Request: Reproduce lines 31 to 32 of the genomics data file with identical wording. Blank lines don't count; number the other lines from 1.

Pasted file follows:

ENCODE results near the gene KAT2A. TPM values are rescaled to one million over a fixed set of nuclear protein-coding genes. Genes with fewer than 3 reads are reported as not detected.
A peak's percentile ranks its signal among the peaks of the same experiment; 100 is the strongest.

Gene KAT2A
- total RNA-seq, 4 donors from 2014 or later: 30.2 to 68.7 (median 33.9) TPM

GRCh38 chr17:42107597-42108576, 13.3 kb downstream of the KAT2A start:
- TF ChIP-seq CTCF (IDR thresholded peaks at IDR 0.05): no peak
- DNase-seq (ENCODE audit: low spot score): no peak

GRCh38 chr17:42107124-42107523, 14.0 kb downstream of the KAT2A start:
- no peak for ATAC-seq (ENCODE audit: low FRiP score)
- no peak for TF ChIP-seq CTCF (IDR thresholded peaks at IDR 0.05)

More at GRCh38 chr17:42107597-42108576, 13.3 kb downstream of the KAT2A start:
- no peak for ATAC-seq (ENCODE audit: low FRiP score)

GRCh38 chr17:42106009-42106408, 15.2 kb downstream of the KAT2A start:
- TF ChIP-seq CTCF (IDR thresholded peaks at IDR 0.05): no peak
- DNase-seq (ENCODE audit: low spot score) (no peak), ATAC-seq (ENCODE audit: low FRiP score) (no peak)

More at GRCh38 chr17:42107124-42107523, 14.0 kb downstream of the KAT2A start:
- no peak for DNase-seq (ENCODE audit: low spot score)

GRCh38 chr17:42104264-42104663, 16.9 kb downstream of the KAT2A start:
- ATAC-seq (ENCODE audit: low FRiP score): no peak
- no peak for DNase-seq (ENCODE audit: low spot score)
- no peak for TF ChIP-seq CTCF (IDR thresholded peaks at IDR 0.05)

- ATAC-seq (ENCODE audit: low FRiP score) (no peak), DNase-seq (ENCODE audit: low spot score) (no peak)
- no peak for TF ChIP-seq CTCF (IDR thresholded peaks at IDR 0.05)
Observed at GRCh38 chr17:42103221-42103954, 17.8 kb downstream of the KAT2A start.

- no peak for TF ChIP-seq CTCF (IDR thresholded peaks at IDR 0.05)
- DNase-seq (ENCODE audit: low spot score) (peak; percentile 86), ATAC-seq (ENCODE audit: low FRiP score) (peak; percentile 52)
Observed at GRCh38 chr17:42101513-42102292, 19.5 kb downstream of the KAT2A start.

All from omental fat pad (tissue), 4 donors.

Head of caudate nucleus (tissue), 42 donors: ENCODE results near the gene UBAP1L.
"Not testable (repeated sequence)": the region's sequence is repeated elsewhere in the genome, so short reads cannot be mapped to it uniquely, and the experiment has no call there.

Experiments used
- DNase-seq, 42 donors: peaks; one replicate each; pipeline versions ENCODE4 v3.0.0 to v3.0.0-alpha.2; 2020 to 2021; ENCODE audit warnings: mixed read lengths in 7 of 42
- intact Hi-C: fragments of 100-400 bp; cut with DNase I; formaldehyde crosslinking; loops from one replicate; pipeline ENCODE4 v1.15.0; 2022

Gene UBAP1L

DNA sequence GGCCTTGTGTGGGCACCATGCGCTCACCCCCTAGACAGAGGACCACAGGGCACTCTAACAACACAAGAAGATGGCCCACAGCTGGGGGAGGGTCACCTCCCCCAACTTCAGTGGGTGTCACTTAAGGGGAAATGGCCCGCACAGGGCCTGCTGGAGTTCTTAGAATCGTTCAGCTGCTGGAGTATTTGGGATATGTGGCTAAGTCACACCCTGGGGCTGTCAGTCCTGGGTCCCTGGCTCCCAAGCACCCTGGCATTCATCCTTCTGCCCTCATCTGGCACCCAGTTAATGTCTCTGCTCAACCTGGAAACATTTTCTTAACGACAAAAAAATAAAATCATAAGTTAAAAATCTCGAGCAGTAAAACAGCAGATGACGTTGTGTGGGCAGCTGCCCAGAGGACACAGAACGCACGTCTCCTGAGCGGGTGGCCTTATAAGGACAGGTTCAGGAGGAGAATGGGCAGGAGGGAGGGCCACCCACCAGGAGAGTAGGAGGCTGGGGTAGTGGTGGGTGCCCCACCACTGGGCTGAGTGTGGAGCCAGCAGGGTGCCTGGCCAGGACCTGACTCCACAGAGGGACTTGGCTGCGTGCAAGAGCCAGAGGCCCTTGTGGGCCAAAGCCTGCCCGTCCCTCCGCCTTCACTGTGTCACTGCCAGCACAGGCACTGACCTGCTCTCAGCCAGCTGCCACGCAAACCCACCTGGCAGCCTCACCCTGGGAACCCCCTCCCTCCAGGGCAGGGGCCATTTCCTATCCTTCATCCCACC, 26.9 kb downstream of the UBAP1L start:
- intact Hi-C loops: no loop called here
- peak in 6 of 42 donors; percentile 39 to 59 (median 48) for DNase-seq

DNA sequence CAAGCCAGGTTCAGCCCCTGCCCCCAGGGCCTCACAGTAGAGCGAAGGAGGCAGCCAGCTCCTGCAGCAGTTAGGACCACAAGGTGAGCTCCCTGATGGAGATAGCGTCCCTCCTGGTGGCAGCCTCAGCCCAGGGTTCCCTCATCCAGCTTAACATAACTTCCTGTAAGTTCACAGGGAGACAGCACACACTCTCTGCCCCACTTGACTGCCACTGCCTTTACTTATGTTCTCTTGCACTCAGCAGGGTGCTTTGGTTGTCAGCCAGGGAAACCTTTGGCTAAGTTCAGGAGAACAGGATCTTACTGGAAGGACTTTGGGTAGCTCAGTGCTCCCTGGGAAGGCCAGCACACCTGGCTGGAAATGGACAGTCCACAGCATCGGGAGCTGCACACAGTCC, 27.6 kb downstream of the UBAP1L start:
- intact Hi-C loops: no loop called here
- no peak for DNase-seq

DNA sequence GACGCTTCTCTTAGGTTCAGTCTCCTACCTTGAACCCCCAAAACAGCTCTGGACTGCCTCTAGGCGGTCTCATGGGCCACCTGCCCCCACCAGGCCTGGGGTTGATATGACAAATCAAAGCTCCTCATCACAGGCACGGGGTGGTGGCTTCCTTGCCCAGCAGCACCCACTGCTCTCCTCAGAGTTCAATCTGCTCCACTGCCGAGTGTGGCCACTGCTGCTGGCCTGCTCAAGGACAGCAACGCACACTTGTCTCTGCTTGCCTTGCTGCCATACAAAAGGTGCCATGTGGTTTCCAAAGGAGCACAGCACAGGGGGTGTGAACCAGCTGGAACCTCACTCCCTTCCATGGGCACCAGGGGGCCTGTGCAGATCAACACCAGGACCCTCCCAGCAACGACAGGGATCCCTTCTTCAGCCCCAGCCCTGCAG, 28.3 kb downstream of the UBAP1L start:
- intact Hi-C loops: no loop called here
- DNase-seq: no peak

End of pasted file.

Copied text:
Experiments used
- DNase-seq, 42 donors: peaks; one replicate each; pipeline versions ENCODE4 v3.0.0 to v3.0.0-alpha.2; 2020 to 2021; ENCODE audit warnings: mixed read lengths in 7 of 42